Punctuated with both humour and pathos, Paul Hobbs' work engages a wide range of materials to wrestle with questions of human value, dignity and faith. Familiar images are collaged together to make disturbing and yet frequently amusing juxtapositions. Some literally become visual puzzles. Hidden in the layers of paint, collage and assorted objects, metaphors and associations abound, laying out stories with multiple meanings.
Drawing on topical news and social debate, Paul's background in Sociology and his Christian faith, this work tries to come to terms with a world of great opportunity and yet great suffering, a place where even one’s best intentions can become distorted, or diluted by more pressing local activity.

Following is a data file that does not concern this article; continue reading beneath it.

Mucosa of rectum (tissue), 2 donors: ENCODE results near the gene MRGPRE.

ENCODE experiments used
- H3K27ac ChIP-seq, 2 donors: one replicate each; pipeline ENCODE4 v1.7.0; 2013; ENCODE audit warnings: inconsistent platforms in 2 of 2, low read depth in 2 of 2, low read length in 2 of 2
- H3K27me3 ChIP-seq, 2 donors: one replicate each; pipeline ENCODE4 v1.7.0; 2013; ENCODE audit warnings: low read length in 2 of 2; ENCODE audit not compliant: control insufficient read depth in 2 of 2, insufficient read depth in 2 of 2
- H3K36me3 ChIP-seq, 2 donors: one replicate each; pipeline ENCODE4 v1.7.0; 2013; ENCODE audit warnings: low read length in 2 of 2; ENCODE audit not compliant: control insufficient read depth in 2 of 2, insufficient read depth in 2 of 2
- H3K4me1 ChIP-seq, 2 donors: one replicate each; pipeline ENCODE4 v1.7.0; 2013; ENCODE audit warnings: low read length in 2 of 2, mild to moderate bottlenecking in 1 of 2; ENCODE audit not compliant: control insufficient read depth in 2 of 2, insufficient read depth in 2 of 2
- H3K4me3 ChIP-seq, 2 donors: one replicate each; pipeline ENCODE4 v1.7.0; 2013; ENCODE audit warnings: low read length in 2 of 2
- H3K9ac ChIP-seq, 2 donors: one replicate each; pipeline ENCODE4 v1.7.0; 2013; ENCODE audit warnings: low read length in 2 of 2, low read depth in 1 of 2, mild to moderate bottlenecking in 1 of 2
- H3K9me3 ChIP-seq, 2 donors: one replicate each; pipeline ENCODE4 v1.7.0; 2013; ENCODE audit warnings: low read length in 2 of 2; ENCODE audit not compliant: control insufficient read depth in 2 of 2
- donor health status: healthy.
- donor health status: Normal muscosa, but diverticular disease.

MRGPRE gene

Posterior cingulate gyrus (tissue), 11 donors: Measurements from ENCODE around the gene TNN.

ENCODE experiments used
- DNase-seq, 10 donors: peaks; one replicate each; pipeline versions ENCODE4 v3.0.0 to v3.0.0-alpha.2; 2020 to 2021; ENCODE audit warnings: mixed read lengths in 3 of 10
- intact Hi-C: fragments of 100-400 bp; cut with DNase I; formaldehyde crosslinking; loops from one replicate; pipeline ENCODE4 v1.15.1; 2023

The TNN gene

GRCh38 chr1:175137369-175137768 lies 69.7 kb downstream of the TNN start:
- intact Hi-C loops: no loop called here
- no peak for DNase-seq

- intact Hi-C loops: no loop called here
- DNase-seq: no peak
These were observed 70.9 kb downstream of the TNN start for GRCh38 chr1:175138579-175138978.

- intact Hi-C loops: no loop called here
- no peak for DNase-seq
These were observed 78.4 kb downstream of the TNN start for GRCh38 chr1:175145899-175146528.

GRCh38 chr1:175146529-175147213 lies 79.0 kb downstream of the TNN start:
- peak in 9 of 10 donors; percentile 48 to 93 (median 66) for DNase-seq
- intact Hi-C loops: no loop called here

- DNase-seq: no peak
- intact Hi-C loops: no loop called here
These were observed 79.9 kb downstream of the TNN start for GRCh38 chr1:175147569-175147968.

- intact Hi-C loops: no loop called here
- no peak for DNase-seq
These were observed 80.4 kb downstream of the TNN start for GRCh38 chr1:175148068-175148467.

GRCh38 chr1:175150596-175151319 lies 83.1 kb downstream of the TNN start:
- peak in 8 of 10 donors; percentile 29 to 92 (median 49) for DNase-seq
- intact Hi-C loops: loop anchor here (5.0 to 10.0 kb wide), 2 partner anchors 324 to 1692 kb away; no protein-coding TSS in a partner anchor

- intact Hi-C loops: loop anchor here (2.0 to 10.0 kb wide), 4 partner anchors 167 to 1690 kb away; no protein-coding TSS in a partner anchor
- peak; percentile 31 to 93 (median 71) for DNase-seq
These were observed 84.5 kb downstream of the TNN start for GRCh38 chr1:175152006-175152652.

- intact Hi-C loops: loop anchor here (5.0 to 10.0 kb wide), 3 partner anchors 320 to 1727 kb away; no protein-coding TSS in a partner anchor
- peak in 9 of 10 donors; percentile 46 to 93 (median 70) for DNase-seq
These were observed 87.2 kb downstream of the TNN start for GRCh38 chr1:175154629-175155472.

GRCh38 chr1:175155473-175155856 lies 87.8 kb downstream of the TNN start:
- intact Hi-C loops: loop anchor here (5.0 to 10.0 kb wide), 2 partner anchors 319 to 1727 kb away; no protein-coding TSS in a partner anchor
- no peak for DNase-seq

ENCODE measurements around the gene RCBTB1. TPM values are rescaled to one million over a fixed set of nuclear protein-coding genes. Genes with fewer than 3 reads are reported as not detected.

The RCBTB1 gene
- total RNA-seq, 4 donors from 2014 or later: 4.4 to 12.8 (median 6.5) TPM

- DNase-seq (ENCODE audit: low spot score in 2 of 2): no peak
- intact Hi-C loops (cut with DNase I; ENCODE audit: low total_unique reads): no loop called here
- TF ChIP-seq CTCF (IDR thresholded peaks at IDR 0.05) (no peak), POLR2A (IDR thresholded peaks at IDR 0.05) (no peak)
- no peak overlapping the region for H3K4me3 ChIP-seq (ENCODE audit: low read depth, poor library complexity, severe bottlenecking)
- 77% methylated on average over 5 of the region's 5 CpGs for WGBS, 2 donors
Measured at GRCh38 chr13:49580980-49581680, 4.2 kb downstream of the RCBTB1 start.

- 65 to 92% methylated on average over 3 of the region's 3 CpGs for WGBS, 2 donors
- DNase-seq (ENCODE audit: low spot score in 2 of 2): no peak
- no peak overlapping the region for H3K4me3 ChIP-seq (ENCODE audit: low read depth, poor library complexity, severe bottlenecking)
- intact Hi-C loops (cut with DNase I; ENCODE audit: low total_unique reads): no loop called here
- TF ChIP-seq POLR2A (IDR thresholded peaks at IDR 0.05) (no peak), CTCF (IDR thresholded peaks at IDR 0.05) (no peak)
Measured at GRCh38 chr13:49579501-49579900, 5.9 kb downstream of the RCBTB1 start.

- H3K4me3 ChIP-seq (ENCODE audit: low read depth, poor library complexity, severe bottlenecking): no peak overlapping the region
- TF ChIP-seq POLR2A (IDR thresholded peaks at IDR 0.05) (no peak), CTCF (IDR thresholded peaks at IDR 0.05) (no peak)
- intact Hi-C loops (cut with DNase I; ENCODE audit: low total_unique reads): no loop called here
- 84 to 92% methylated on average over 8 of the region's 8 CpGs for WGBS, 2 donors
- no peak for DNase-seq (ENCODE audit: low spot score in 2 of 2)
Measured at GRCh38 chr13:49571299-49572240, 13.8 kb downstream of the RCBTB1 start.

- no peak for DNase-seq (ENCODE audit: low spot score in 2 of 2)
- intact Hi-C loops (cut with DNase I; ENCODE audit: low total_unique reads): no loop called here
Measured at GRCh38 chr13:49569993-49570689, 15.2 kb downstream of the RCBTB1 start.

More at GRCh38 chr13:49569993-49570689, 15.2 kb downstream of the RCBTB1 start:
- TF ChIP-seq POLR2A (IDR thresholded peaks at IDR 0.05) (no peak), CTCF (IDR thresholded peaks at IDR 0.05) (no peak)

Current exhibits include work on famine, refugees, homelessness, old age, sexuality, fatherhood, our capacity for violence, child abuse, the Beatitudes, the Trinity, the ten commandments, and faith, hope & love. The Holy Ground Project, for instance, is a large installation made from a collection of shoes and stories from believers from all around the world. A series of more celebratory abstract paintings and sculptures balance this work with a visual feast of pattern, colour and movement. These aim to express the joyful playfulness of creation and cause the viewer to be glad to be alive.
The range of work is made from materials including wood, stone, latex, collage, paint, wax, and found or commercially manufactured objects. Paul paints mostly in acrylic.
He exhibits in a variety of contexts: galleries, art centres, schools, churches, cathedrals and festivals. These events often involve talks and practical workshops generating discussion on the issues raised in the work.
To read further about Paul Hobbs' artwork and approach please look at the article by Derek Walker in the Baptist Times on the Articles page.